only 2%.

Let’s quantify the fluctuations in country-wide wind power. The two
issues are short-term changes, and long-term lulls. Let’s find the fastest
short-term change in a month of Irish wind data. On 11th February 2007,
the Irish wind power fell steadily from 415 MW at midnight to 79 MW at
4am. That’s a slew rate of 84 MW per hour for a country-wide fleet of
capacity 745 MW. (By slew rate I mean the rate at which the delivered
power fell or rose – the slope of the graph on 11th February.) OK: if we
scale British wind power up to a capacity of 33 GW (so that it delivers
10 GW on average), we can expect to have occasional slew rates of

84 MW/h ×  33 000 MW  = 3700 MW/h,
745 MW

assuming Britain is like Ireland. So we need to be able to either power
up replacements for wind at a rate of 3.7 GW per hour – that’s 4 nuclear
power stations going from no power to full power every hour, say – or we
need to be able to suddenly turn down our demand at a rate of 3.7 GW per

Could these windy demands be met? In answering this question we’ll
need to talk more about “gigawatts.” Gigawatts are big country-sized units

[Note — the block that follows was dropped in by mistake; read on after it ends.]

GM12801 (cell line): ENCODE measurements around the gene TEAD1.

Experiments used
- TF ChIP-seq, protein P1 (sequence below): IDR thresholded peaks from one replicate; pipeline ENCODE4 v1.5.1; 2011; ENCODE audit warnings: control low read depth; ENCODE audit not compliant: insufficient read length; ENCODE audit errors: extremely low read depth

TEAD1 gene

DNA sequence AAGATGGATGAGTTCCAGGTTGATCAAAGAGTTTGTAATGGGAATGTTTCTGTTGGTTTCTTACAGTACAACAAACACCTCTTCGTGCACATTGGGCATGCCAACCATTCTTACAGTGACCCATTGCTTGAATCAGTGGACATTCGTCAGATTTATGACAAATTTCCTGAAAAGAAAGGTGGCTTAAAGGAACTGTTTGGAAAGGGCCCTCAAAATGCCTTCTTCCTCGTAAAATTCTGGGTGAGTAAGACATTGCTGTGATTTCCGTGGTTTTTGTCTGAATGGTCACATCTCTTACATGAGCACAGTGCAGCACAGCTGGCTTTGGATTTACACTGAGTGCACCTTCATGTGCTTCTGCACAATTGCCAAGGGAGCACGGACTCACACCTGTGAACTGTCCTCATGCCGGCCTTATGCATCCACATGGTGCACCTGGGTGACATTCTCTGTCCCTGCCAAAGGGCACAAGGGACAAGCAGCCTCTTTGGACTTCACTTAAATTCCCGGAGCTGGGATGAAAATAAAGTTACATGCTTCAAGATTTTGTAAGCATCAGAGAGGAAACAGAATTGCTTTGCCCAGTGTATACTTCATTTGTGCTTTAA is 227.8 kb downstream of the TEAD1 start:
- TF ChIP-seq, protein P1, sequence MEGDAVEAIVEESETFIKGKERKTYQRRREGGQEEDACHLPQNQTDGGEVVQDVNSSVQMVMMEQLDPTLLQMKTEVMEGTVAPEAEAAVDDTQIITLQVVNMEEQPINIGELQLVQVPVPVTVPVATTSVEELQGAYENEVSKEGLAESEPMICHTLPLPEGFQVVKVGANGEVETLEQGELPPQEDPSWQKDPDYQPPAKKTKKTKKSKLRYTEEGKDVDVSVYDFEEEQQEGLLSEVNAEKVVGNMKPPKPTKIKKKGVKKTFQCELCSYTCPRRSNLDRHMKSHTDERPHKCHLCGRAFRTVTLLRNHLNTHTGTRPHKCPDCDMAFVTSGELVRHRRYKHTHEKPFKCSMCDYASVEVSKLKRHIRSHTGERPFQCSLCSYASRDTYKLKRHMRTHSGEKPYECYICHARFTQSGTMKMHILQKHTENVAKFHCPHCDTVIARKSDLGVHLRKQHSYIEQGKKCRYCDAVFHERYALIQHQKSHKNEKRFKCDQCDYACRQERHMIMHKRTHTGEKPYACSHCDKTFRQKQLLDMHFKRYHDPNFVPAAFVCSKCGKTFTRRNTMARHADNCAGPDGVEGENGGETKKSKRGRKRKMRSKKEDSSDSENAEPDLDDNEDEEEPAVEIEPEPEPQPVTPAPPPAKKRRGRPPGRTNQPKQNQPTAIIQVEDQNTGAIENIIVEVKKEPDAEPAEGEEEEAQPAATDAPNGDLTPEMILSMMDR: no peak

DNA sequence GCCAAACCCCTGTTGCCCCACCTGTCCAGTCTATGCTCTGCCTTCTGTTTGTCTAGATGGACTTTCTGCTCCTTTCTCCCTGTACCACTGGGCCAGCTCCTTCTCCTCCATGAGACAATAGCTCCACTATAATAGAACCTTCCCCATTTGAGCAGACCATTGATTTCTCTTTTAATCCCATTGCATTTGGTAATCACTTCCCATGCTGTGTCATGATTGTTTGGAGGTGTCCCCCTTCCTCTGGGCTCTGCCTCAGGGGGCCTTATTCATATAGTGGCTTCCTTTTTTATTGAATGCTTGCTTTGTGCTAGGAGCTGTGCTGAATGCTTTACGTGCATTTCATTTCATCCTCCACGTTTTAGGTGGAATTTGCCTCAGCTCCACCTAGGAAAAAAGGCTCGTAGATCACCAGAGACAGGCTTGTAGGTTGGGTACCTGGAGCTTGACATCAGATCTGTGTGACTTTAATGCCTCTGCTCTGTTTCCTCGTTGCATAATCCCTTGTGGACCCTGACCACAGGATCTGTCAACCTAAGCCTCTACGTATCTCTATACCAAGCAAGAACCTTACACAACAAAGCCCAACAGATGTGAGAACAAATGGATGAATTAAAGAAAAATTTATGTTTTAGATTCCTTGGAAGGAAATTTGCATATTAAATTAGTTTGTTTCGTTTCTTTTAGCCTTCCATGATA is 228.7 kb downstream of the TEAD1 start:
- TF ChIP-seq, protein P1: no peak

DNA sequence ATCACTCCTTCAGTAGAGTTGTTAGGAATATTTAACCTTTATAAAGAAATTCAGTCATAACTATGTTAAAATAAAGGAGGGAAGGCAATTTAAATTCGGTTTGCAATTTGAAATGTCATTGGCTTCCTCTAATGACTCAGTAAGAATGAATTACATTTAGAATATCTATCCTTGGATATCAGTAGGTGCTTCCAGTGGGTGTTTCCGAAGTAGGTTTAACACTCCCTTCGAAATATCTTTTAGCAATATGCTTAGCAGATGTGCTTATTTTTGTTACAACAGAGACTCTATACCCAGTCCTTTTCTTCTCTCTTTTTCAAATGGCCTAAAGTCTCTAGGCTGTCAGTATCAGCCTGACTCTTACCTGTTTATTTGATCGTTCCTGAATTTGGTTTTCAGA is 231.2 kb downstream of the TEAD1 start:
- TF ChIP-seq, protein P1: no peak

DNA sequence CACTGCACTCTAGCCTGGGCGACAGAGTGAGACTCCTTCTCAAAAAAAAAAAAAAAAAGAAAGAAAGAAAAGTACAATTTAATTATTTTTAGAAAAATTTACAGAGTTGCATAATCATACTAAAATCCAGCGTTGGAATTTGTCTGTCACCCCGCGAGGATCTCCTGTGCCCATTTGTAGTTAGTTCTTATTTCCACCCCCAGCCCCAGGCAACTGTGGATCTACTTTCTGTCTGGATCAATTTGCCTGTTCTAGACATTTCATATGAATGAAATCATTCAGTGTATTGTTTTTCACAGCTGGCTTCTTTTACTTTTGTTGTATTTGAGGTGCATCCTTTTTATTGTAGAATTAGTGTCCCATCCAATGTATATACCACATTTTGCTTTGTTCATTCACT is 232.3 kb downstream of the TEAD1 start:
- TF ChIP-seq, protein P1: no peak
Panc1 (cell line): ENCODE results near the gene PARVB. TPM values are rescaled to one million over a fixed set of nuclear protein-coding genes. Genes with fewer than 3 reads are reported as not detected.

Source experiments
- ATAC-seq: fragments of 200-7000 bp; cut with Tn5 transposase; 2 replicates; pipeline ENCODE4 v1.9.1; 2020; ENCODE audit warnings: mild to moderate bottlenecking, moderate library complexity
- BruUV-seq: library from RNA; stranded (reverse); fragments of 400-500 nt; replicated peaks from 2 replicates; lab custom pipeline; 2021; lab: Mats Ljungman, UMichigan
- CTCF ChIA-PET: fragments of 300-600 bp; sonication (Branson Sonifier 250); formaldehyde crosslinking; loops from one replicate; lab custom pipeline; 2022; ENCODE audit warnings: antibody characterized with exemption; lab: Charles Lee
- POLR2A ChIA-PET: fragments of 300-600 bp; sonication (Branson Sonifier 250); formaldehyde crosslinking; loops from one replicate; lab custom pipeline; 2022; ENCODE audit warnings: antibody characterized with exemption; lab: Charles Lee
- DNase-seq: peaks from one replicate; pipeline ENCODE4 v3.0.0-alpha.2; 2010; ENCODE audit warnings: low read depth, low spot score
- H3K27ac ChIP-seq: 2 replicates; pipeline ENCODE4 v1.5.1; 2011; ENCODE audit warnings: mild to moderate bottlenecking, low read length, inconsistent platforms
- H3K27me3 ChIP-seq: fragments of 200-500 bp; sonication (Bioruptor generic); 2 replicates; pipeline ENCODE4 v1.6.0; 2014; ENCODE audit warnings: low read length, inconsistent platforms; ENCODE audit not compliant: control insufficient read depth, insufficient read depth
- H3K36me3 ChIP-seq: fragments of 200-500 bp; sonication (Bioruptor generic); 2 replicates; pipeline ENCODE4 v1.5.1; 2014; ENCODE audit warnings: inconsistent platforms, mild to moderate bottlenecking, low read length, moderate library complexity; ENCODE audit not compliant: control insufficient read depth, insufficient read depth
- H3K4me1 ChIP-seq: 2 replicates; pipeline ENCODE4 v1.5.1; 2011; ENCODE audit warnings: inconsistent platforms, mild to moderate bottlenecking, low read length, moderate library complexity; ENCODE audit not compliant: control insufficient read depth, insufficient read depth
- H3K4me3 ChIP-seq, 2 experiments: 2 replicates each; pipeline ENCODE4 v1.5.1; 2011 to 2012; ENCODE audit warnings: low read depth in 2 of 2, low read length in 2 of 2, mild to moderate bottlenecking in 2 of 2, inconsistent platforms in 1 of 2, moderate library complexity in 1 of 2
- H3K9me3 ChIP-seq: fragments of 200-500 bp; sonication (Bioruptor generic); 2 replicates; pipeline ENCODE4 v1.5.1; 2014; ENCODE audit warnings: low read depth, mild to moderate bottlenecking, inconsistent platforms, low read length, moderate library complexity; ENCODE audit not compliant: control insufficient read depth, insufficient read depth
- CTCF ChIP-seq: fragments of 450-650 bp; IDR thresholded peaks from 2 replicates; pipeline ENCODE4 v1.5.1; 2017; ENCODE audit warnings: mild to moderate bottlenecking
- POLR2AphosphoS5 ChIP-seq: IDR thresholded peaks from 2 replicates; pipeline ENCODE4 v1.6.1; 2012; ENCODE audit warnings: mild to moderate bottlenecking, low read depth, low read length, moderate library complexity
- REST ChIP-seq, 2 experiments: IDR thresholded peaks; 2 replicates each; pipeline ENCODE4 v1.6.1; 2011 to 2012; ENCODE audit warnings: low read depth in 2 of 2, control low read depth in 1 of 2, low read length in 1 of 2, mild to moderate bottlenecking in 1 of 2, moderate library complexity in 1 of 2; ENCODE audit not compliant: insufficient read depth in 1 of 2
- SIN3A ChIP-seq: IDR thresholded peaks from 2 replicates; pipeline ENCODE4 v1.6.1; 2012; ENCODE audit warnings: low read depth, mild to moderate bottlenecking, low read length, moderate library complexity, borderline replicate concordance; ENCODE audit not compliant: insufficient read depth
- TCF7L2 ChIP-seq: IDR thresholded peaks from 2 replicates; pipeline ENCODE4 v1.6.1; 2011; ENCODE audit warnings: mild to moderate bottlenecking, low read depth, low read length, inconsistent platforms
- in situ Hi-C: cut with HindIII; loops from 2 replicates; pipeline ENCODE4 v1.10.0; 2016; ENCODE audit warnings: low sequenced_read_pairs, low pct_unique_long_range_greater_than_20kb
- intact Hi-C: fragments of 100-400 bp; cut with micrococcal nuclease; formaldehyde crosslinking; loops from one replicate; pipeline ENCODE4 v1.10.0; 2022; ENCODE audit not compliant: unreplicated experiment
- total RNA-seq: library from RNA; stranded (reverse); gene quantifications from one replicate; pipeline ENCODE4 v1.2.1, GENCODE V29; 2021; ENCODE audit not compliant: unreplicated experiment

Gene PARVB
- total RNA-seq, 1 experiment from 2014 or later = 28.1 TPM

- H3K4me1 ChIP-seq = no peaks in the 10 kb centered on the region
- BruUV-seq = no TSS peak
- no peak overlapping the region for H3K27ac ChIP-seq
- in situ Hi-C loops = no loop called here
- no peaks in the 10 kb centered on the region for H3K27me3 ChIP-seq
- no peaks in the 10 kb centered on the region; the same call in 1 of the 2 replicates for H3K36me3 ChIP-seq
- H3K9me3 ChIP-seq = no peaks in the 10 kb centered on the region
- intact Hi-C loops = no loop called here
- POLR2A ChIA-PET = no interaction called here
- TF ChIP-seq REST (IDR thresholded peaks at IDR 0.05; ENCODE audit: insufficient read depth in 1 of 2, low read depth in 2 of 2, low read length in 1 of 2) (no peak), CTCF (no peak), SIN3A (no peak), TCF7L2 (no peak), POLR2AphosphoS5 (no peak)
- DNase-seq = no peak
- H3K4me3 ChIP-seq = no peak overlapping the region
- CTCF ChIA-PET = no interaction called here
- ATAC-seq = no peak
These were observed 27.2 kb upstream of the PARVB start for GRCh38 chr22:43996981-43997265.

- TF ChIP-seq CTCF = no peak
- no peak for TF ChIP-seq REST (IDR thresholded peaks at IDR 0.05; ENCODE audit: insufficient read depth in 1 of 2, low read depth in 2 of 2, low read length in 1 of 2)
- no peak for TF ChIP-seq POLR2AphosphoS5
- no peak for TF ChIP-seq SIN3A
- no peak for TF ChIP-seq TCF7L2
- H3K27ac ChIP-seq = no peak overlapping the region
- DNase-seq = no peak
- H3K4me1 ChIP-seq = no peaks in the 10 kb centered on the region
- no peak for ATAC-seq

of power. They are to a country what a kilowatt-hour-per-day is to a person:
a nice convenient unit. The UK’s average electricity consumption is
about 40 GW. We can relate this national number to personal consumption:
1 kWh per day per person is equivalent to 2.5 GW nationally. So if
every person uses 16 kWh per day of electricity, then national consumption
is 40 GW.

Is a national slew-rate of 4 GW per hour completely outside human
experience? No. Every morning, as figure 26.3 shows, British demand
climbs by about 13 GW between 6.30am and 8.30am. That’s a slew rate of
6.5 GW per hour. So our power engineers already cope, every day, with slew
rates bigger than 4GW per hour on the national grid. An extra occasional
slew of 4 GW per hour induced by sudden wind variations is no reasonable
cause for ditching the idea of country-sized wind farms. It’s a problem

Figure 26.3. Electricity demand in Great Britain during two winter weeks of 2006. The left and right scales show the demand in national units (GW) and personal units (kWh/d per person) respectively. These are the same data as in figure 26.1.